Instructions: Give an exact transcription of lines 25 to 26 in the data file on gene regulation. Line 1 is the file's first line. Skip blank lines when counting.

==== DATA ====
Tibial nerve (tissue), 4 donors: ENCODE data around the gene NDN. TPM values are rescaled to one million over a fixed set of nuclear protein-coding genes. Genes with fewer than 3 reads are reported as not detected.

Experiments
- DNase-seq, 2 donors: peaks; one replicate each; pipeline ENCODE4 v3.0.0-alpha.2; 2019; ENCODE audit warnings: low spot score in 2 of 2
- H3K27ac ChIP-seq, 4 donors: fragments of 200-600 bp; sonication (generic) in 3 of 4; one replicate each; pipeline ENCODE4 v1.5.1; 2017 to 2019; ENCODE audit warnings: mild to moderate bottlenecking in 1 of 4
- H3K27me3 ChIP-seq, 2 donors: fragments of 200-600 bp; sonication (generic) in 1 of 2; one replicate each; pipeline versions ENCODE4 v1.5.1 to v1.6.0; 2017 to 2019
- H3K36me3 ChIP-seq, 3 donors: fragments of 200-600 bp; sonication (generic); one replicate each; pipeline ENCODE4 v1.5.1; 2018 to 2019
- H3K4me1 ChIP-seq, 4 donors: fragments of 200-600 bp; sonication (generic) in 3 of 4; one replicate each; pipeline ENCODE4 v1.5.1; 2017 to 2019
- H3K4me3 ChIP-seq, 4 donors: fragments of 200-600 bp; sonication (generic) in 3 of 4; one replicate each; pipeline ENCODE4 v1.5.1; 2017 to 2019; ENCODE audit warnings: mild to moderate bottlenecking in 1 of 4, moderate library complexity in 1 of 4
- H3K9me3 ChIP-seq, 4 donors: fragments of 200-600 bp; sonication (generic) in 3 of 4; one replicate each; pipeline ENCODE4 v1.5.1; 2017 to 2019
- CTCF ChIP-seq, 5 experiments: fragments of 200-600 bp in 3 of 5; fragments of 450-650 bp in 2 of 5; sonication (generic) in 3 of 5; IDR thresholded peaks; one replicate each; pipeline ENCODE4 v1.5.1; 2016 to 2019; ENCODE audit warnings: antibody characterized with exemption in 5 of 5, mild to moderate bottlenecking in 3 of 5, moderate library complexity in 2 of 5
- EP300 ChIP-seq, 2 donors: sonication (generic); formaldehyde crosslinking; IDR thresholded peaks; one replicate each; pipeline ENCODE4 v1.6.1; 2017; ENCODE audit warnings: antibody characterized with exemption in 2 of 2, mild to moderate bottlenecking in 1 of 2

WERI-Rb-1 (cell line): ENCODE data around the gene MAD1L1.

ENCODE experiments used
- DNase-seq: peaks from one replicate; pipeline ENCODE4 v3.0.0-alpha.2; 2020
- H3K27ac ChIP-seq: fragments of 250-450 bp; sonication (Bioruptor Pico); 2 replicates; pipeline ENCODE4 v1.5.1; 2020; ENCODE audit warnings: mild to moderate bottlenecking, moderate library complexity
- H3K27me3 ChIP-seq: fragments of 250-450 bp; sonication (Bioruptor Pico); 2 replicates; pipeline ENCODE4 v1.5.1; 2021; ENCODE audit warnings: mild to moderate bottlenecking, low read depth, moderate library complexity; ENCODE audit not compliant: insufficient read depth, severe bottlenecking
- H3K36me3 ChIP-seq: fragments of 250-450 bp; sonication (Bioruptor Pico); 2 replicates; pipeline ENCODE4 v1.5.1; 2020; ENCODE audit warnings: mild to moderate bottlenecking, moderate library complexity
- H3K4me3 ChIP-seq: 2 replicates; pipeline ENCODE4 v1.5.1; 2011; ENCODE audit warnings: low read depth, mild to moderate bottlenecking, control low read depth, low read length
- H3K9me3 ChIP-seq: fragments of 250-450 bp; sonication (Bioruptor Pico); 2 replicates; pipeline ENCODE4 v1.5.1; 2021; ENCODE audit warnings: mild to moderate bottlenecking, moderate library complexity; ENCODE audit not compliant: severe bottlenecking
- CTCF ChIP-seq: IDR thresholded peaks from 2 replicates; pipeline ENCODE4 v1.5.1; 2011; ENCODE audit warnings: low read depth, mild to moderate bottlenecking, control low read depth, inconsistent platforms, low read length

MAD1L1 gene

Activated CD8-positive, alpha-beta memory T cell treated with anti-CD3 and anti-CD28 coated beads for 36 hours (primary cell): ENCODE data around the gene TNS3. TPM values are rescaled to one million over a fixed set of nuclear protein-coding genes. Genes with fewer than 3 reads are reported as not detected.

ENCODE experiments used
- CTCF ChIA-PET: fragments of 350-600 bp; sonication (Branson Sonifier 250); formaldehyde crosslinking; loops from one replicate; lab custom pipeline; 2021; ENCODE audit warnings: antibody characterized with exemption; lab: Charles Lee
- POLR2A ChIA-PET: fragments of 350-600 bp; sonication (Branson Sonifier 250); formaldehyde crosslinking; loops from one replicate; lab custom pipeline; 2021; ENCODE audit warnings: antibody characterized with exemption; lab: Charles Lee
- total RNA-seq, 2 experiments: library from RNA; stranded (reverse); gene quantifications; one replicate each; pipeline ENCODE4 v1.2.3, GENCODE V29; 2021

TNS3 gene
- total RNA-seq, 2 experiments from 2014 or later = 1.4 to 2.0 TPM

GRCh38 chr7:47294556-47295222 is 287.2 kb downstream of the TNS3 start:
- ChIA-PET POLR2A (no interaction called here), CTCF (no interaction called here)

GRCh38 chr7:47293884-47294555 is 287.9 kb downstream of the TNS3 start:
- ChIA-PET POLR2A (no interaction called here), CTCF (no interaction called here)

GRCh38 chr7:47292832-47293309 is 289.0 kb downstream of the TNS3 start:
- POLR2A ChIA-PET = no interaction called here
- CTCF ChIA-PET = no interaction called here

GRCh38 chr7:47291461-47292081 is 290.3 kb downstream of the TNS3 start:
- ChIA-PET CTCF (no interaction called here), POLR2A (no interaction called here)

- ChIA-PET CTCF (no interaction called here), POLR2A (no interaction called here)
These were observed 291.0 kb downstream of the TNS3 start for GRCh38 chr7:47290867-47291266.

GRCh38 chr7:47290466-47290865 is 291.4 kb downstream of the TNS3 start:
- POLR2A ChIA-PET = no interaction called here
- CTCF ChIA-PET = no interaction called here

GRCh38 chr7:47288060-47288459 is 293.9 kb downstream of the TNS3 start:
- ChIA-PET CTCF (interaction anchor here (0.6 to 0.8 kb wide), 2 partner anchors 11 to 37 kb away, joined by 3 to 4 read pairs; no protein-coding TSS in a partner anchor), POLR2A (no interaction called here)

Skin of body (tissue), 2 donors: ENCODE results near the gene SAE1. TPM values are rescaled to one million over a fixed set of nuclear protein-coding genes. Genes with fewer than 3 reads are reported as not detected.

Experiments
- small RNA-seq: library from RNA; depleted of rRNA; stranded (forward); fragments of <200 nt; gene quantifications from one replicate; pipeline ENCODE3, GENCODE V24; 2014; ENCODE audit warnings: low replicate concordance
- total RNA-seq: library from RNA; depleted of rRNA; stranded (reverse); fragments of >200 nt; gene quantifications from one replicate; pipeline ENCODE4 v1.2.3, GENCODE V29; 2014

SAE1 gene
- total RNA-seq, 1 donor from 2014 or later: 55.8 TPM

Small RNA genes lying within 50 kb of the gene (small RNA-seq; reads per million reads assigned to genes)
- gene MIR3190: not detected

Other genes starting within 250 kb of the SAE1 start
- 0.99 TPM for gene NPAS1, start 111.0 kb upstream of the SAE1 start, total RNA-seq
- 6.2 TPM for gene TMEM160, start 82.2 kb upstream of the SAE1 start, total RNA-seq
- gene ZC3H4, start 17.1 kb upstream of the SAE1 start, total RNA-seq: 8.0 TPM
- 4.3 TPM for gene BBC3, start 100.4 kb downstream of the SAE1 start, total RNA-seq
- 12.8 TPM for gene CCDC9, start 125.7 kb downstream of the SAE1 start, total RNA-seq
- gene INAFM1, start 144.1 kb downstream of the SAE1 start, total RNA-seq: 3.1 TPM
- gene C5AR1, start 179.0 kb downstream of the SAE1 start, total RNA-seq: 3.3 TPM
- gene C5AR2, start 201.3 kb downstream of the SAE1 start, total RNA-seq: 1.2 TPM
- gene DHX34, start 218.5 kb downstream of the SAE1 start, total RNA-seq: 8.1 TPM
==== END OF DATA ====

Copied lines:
- POLR2A ChIA-PET: fragments of 350-600 bp; sonication (Branson Sonifier 250); formaldehyde crosslinking; loops from one replicate; lab custom pipeline; 2021; ENCODE audit warnings: antibody characterized with exemption; lab: Charles Lee
- total RNA-seq, 2 experiments: library from RNA; stranded (reverse); gene quantifications; one replicate each; pipeline ENCODE4 v1.2.3, GENCODE V29; 2021